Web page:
commit: 6b2ca8a - #414 (2014-03-05 12:54:44 -0500)
Found this amazing post via Kate Morris.
Powerful stuff: "The idea that, without 'hustle', without throwing away nights and weekends, without putting your life on hold for your work, you’ll somehow be more successful, more productive, is ridiculous to me, yet continues to be pushed by participants in our industry left and right. This is, quite simply, insane."
It's not about "working smarter, not harder"... but about actually working less, but doing better work because of it.
Powerful stuff, Jon & Kate! I just finished reading this - http://goo.gl/pwbls shared by Wil Reynolds on G+ (kind of resonates with this article a bit). A lot to think about and examine today. Thanks!
It is actually about "being happy". Some people derive pleasure from working hard and some not. In the end everybody wants to be happy. So there is no "one size fit all" solution here. Just do what makes you happy.
Good read, but I think it's unrealistic for any one person to say what qualifies as working too hard or not hard enough. For some, it's going to take 60+ hours a week to get from point A to point B.
You're a workoholic. Or your still very young. Nobody can work 60h a week without negatively impacting health.
I think this is what many feel deep down but don't want to admit. It's way more fashionable to throw your entire being into your work, but it's much healthier to find balance.
Also: striving to find balance doesn't mean you care less about your work. In fact, I'd argue that finding balance means you care more about your work.
...and more about the things outside of work, too. Not to mention more about yourself.
It's taken a while, but I'm finally beginning to understand that. :)
I think that the philosophy that working too hard is less productive is a bit of wishful thinking. That being said, we're not machines. We're human beings with only so much psychological capital.Part of the problem is that working hard is difficult to distinguish from producing great work from the perspective of someone reviewing your work. In fact, it's difficult to distinguish the two upon introspection sometimes.
The final thing, like you said, is recognizing that some people get their satisfaction from the grind, or so they claim. If that's true, psychologically they have an advantage in that they can go all in day in and day out and they find it incredibly rewarding and satisfying. The normal person should not be expected to match or compete with that, because it will only reduce the quality of their work and make them unhappy in their work.
It's not wishful thinking. There are numerous studies that prove how long hours drain productivity. In capitalism the most simplistic approaches from the early industrialization period still prevail though.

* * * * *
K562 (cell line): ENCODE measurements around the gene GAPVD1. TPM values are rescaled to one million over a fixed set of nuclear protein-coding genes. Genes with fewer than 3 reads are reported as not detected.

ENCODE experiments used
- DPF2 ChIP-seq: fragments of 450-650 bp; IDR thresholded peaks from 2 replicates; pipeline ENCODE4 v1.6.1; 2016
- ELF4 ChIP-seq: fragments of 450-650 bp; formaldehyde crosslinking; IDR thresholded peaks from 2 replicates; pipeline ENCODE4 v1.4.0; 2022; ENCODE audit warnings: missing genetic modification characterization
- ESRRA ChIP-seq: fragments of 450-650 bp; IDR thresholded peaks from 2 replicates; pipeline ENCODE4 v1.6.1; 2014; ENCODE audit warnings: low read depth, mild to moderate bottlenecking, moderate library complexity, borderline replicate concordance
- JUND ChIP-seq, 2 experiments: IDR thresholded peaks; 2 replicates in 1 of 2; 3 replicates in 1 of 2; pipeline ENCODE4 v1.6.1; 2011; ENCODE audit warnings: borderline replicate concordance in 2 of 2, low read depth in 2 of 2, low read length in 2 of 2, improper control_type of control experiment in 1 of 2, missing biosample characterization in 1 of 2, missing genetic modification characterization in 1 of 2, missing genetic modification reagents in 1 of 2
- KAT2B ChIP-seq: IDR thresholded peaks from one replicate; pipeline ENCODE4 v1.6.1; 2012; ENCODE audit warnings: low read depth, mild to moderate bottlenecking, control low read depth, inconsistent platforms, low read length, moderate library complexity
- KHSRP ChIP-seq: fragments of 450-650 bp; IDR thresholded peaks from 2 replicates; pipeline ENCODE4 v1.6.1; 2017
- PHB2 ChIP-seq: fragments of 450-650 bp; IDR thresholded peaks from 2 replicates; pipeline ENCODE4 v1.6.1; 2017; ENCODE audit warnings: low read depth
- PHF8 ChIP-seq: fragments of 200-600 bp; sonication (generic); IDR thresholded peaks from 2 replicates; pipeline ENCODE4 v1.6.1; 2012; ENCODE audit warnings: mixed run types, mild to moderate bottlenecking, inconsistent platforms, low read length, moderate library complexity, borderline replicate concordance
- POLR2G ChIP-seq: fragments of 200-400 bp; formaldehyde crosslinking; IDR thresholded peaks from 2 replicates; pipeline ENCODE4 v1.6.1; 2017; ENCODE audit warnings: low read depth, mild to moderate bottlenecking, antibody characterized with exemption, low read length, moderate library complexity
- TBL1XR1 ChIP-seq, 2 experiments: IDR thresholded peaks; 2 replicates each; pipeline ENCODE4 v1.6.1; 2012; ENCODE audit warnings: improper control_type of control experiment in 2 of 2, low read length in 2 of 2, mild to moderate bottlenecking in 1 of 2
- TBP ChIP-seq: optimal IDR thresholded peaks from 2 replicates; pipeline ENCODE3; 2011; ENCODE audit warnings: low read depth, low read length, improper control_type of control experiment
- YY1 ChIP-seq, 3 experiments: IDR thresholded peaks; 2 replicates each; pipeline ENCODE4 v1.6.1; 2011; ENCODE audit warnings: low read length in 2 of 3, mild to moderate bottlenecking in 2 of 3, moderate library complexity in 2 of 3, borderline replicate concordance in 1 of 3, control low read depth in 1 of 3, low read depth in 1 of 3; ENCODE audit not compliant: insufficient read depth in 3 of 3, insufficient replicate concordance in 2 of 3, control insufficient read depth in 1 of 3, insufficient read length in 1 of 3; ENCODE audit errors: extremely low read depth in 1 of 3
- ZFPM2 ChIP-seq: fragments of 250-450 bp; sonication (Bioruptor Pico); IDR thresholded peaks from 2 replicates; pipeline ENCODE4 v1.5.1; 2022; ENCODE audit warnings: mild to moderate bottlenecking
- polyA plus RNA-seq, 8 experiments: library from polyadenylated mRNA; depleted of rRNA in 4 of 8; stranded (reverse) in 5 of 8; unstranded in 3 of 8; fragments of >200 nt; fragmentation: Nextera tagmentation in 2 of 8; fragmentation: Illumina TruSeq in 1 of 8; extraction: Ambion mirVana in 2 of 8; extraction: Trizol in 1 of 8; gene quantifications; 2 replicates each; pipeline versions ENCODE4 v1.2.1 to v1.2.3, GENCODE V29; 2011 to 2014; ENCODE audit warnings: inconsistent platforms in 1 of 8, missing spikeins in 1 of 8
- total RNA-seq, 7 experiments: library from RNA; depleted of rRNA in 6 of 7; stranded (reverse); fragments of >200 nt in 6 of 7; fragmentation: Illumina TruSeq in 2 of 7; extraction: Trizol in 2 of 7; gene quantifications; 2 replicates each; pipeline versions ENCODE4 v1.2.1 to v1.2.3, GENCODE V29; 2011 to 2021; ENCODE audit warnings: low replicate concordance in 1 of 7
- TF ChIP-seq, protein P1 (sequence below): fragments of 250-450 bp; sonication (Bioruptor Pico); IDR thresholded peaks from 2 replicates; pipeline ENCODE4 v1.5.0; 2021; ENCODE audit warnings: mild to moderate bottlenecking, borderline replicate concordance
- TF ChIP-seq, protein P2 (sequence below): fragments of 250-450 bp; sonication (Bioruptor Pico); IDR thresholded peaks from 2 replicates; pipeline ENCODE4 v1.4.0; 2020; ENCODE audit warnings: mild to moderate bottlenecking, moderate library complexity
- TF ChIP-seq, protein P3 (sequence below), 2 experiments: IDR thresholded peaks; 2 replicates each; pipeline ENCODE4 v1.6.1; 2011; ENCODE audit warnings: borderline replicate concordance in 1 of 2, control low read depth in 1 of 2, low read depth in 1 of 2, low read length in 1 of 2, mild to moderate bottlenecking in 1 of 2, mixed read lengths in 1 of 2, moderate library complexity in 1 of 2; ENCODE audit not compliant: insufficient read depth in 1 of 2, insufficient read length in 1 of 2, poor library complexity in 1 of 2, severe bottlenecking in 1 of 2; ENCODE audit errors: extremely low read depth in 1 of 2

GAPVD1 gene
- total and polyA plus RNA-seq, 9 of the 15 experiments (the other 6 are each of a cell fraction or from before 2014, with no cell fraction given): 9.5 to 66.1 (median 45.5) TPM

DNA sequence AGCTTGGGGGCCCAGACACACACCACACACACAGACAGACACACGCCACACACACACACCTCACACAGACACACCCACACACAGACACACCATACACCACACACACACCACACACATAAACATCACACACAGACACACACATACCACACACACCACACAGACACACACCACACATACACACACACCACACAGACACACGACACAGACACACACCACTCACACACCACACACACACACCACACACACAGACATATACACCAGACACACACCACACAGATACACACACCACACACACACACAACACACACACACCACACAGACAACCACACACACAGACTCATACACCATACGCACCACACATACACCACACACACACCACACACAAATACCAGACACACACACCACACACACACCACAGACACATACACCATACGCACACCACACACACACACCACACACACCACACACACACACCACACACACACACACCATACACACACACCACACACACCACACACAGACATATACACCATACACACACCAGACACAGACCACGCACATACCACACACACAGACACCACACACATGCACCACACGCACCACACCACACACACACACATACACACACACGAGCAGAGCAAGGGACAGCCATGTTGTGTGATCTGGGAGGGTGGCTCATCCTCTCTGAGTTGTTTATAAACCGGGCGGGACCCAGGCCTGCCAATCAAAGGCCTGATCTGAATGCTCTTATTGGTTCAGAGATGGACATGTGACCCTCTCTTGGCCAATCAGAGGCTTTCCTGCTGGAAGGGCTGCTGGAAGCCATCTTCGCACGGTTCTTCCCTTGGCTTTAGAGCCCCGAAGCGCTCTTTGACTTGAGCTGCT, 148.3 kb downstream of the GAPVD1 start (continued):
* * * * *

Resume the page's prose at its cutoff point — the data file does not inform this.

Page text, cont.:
Also, I think this is worth noting [copied and pasted from my commentary on Facebook]:
I'm starting to see colleagues getting ticked about this article on Twitter. I guess if someone's putting in extra hours for their work and that's their main priority, that's their business.The problem is when we hold each other to our personal standards to the point of applying pressure to conform. Whatever side of the debate you're on, it's no fair to hold someone to your personal ideals.Personally, I find the all-hours "startup hustle" exhausting. I can certainly appreciate it, but I know for myself I start exhibiting the symptoms this author wrote about. If it works for others, so be it. Just don't knock me down for not working 60-hour weeks.
I'm with you on this, Lauren. Also, working insane hours can be great for a period of time when you're on your own, few responsibilities (no spouse no kids), and have the energy. This is often when you're younger.
If someone wants to work insane hours, I tell them to enjoy it while they can, and to take a break and cut back when they tire themselves out (and they will). To cut back, realize that it'll take about 6 months to get to the point where you feel balanced again (from my experience).
I see where the author is coming from and I like it. I'd love to more fully implement the "work when you're productive, don't work when you're not". I actually get productive at night, so if I can rock out a couple hours of work then and not do it in the middle of the day when I'm tired, that's awesome. This is hard with an office and a team, though, that you need to be available for.
Totally. I was an "all-in" professional five years ago - loved the adrenaline rush of pushing myself super hard. I started to change my tune when I saw what it was doing to my marriage just a few years back. It was like my husband and I were living separate lives. That's when I had to reevaluate.
The flexibility of being able to work based on my energy levels is one of the things that keeps me an independent. I started considering today the possibility of working a few intense weeks to get a month ahead of my work and take some time off without a lull in income.
We all want to work smarter. We all want to work less while achieving more. Yet none of us will understand if this works until we try it. So... while many of us enjoy getting lost in work, this isn't something we shouldn't consider until it has been tested. So... who's up for testing? Sign up sheets anyone? Ha.
Second most common regret of the dying: "I wish I hadn't worked so hard." (Source: http://www.guardian.co.uk/lifeandstyle/2012/feb/01/top-five-regrets-of-the-dying)
I thought it was an excellent post and agree with a lot said here, however I understood hustle to be far more of an attitude to surpass naysayers and be an effective negotiator than merely a work all hours diehard.
Yeah I'm with ya. I never (personally) imagined hustle as just pouring in more hours, more getting as much done as possible - regardless of that taking 8 hours a day or 12. If I do a 6 hour day on a Saturday, I get more done than I see others do in a week. Hours != work.